31st January 2019
Category: Board & Committee Self-Evaluation
The importance of Boards periodically reviewing their performance is now well-established in governance practice. As an extension of the Board, its committees, which act on its behalf, also need to evaluate their performance and report into the Board on their findings. The concept of stopping to review performance after a period and to see if it remains connected with the organisation’s objectives and strategy seems sound. But evaluation is only useful if it’s implemented well. The problem we’ve experienced with Board and committee evaluation in practice, is that it can be reduced to filling out a questionnaire only. Board and committee members are often not prepared in advance, the evaluation questionnaire is presented to them as an external requirement, and the outcomes aren’t adequately discussed.
Having seen how valuable an exercise self-evaluation can be, we’ve dedicated our first One Question Guide to Board Self-Assessment Evaluation. We’ve developed an 8-step model that focusses on the key stages that can add value before, during and after the Board self-evaluation. Amongst our recommendations are the importance of:
Briefing the Board in advance: Some time needs to be taken for the Chair to talk to the Board about the purpose of the evaluation process and how it will work. If Board members aren’t prepared for the evaluation exercise, they are less likely to consider it important.
Talking to Board members about their responses to the questionnaire – including their positive responses: The focus of evaluation is normally on the negative outcomes. The positive responses need to be looked at too. A collective positive self-evaluation by a Board on its performance needs to be challenged and justified – is it clear what the high satisfaction rating is based upon?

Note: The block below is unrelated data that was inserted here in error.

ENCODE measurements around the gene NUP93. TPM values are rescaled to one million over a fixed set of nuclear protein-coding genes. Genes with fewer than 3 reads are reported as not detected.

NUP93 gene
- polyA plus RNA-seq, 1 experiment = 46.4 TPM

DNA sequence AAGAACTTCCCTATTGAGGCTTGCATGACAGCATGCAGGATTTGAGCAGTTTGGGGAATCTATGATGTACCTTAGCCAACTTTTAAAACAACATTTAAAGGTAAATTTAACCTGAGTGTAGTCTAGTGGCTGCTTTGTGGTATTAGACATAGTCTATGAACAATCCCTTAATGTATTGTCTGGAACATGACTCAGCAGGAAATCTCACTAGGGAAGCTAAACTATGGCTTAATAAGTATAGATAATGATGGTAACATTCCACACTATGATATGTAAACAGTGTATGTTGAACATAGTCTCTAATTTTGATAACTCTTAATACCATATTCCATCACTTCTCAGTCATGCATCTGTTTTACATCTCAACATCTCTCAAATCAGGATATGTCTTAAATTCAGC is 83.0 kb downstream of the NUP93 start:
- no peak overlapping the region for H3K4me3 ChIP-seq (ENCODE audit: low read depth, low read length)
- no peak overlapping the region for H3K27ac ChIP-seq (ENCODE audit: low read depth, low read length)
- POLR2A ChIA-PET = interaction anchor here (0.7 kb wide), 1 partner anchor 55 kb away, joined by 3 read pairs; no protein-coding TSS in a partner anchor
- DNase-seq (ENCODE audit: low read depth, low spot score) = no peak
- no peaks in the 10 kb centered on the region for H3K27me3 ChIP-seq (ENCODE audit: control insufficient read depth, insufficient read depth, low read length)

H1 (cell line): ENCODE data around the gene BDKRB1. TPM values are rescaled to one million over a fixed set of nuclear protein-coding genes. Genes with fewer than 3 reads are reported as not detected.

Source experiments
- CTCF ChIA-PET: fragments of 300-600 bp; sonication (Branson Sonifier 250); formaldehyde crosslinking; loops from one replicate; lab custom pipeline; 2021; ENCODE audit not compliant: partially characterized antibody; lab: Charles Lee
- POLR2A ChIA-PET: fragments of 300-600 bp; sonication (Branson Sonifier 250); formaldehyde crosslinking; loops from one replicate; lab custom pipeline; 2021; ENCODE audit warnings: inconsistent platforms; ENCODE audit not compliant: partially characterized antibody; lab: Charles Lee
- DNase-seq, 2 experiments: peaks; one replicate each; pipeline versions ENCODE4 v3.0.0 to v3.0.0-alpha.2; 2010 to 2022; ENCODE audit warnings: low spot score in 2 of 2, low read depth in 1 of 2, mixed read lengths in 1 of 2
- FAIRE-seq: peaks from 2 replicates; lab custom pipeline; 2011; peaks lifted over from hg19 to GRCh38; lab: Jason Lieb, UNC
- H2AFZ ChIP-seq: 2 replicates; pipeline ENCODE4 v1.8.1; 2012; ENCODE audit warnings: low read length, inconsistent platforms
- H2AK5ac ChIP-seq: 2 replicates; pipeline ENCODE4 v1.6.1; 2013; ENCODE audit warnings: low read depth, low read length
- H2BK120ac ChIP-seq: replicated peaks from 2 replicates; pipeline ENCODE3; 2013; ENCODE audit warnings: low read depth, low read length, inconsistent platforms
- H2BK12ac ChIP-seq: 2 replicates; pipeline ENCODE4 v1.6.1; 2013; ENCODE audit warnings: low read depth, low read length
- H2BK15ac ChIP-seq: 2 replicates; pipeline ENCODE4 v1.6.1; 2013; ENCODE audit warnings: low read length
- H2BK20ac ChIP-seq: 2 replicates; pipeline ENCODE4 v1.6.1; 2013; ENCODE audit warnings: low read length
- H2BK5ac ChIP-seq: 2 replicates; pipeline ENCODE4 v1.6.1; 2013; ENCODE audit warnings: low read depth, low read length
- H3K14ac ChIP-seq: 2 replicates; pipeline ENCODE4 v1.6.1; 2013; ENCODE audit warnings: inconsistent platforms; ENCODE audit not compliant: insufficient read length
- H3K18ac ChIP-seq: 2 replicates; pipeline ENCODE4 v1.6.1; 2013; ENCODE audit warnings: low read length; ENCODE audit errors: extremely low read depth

Following up on the outcomes of evaluation: The formal self-evaluation exercise is usually annual, but the Board needs to remain engaged with its outcomes throughout the year. After the evaluation, and where actions have been identified, the Board should be overseeing and discussing progress against these actions.
The Board self-evaluation can provide Board members with a rare opportunity to raise their heads above the detail and to reset their focus on their collective roles and purpose. Facilitating that opportunity presents advantages for the Board and for the organisation.
The comprehensive One Question Guide #1 Board Self-Assessment Evaluation includes –
*A guide that provides an 8 stage model for the self-evaluation process
*A user-friendly fillable questionnaire
*Templates for analysing, reporting and following-up on the outcomes of the questionnaire
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